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Re: mips64 assembler

On 09/22/2010 02:40 PM, Camm Maguire wrote:

David Daney<ddaney@caviumnetworks.com>  writes:

On 09/20/2010 12:44 PM, Camm Maguire wrote:
David Daney<ddaney@caviumnetworks.com>   writes:

PLT support works with the n32 ABI (with new toolchains).  Can you use that?

-mabi=n32 -mplt still seems to generate a .MIPS.stubs section
   requiring canonical gp register setting (gcc 4.4.5).  Am I missing

You may also have to specify -mno-shared.  It looks like the GCC
documentation is foobar for this option.  At some point it started
following -fPIC, but the documentation doesn't indicate this.

Still have a .MIPS.stub section and no .plt section.  Am I looking for
the wrong thing?

You have to have a compatible toolchain. That means gcc, Binutils and glibc all have to support it. MIPS PLT support was added recently, so old tools do not have the support.

$ mips64-linux-gcc --version
mips64-linux-gcc (GCC) 4.5.1
Copyright (C) 2010 Free Software Foundation, Inc.
This is free software; see the source for copying conditions.  There is NO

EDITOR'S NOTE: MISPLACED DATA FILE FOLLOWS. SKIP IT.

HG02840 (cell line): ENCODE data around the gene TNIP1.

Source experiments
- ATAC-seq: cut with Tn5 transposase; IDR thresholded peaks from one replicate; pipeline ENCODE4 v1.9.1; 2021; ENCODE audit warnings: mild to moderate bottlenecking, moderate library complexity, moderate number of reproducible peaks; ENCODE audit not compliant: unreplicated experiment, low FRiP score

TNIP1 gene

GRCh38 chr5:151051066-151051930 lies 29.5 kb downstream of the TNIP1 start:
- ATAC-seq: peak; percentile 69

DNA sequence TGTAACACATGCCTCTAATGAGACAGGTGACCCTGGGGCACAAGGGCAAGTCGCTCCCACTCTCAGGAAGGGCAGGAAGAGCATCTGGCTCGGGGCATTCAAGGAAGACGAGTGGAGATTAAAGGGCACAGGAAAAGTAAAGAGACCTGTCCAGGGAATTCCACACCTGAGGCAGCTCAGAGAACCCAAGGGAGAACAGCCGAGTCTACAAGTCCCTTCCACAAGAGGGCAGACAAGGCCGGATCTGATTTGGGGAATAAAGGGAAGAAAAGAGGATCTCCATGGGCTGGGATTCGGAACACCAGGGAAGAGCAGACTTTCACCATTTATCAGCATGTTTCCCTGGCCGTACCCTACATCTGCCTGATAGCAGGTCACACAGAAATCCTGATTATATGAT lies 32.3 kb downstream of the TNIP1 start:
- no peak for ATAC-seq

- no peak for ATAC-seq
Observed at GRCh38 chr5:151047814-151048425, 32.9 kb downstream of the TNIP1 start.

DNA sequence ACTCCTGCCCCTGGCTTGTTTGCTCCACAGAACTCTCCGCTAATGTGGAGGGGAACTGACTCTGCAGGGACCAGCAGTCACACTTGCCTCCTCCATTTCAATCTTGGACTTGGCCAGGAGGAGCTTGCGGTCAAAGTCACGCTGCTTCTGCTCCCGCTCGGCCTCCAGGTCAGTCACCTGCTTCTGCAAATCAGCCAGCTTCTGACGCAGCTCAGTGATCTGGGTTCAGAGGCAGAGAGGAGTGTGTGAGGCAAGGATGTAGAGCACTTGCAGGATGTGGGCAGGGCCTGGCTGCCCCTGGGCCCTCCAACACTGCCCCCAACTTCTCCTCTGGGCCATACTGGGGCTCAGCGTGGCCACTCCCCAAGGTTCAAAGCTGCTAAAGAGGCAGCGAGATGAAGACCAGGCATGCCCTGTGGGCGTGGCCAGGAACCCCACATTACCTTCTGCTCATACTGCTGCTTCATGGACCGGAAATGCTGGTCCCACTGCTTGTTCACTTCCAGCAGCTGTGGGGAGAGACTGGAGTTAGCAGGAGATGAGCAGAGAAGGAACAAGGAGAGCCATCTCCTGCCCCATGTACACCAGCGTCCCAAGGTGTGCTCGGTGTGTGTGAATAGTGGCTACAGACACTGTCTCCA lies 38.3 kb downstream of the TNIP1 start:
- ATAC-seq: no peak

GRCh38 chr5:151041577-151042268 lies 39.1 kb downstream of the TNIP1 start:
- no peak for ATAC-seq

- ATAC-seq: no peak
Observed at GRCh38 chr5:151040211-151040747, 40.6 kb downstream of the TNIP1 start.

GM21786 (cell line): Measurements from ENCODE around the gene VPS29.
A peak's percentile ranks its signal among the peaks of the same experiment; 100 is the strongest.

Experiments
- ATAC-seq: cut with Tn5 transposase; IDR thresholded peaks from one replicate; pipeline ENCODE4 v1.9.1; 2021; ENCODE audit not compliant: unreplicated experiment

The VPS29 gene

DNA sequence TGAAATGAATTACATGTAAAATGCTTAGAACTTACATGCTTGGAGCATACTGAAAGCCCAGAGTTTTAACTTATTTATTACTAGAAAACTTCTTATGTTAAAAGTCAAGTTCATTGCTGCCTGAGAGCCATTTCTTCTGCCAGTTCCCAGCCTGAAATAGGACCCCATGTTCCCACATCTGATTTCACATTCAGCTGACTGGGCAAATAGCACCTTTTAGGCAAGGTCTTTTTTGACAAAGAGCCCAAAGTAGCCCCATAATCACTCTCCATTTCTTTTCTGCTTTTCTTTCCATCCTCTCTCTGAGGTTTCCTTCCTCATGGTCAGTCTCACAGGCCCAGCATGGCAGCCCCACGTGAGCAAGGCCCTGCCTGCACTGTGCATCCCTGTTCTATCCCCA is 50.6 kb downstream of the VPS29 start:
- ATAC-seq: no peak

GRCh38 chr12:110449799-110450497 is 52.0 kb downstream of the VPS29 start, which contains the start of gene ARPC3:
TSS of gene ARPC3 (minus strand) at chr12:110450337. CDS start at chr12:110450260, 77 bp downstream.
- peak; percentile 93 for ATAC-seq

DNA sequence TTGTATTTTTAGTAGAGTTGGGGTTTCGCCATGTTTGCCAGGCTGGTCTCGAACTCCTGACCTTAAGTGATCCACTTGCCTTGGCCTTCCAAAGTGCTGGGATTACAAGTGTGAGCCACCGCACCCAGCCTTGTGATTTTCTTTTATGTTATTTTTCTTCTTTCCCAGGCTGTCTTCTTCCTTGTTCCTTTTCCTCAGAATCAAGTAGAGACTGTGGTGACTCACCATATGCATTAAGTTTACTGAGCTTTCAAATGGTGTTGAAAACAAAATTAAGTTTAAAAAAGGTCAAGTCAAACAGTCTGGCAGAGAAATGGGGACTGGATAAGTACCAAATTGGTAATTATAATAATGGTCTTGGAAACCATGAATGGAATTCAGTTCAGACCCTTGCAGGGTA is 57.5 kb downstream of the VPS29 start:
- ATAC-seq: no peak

$ mips64-linux-ld --version
GNU ld (GNU Binutils) 2.20
Copyright 2009 Free Software Foundation, Inc.
This program is free software; you may redistribute it under the terms of
the GNU General Public License version 3 or (at your option) a later version.
This program has absolutely no warranty.

$ cat hello.c
#include <stdio.h>

int j;

void hello(void)
  printf("Hello world %d.\n", j++);

int main(int argc, char *argv[])


  return 0;
$ mips64-linux-gcc -mplt -mabi=n32 -o hello -O2 hello.c
$ readelf -e hello
ELF Header:
  Magic:   7f 45 4c 46 01 02 01 00 01 00 00 00 00 00 00 00
  Class:                             ELF32
  Data:                              2's complement, big endian
  Version:                           1 (current)
  OS/ABI:                            UNIX - System V
  ABI Version:                       1
  Type:                              EXEC (Executable file)
  Machine:                           MIPS R3000
  Version:                           0x1
  Entry point address:               0x10000510
  Start of program headers:          52 (bytes into file)
  Start of section headers:          5252 (bytes into file)
Flags: 0x808b0025, noreorder, cpic, abi2, octeon, mips64r2
  Size of this header:               52 (bytes)
  Size of program headers:           32 (bytes)
  Number of program headers:         8
  Size of section headers:           40 (bytes)
  Number of section headers:         42